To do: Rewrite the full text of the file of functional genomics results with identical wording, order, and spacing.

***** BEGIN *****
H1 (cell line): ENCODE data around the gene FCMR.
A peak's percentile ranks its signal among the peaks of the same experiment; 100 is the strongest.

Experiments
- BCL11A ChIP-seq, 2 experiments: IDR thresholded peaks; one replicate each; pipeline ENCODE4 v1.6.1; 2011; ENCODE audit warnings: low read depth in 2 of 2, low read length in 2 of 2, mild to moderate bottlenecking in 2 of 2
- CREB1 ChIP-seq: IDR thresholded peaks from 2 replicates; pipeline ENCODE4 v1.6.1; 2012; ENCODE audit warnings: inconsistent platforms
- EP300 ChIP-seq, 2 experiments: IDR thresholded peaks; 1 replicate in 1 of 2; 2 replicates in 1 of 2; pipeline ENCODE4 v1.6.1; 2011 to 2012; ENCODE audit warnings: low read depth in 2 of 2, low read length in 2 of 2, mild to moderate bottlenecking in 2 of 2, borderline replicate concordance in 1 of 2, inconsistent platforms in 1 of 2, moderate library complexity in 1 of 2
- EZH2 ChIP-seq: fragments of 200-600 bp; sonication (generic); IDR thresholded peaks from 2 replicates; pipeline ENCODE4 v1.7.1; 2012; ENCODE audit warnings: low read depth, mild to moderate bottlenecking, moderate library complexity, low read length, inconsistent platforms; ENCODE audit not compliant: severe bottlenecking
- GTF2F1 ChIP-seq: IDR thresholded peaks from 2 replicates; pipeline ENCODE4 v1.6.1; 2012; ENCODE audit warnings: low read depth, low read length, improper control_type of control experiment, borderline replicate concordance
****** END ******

H1 (cell line): ENCODE data around the gene FCMR.
A peak's percentile ranks its signal among the peaks of the same experiment; 100 is the strongest.

Experiments
- BCL11A ChIP-seq, 2 experiments: IDR thresholded peaks; one replicate each; pipeline ENCODE4 v1.6.1; 2011; ENCODE audit warnings: low read depth in 2 of 2, low read length in 2 of 2, mild to moderate bottlenecking in 2 of 2
- CREB1 ChIP-seq: IDR thresholded peaks from 2 replicates; pipeline ENCODE4 v1.6.1; 2012; ENCODE audit warnings: inconsistent platforms
- EP300 ChIP-seq, 2 experiments: IDR thresholded peaks; 1 replicate in 1 of 2; 2 replicates in 1 of 2; pipeline ENCODE4 v1.6.1; 2011 to 2012; ENCODE audit warnings: low read depth in 2 of 2, low read length in 2 of 2, mild to moderate bottlenecking in 2 of 2, borderline replicate concordance in 1 of 2, inconsistent platforms in 1 of 2, moderate library complexity in 1 of 2
- EZH2 ChIP-seq: fragments of 200-600 bp; sonication (generic); IDR thresholded peaks from 2 replicates; pipeline ENCODE4 v1.7.1; 2012; ENCODE audit warnings: low read depth, mild to moderate bottlenecking, moderate library complexity, low read length, inconsistent platforms; ENCODE audit not compliant: severe bottlenecking
- GTF2F1 ChIP-seq: IDR thresholded peaks from 2 replicates; pipeline ENCODE4 v1.6.1; 2012; ENCODE audit warnings: low read depth, low read length, improper control_type of control experiment, borderline replicate concordance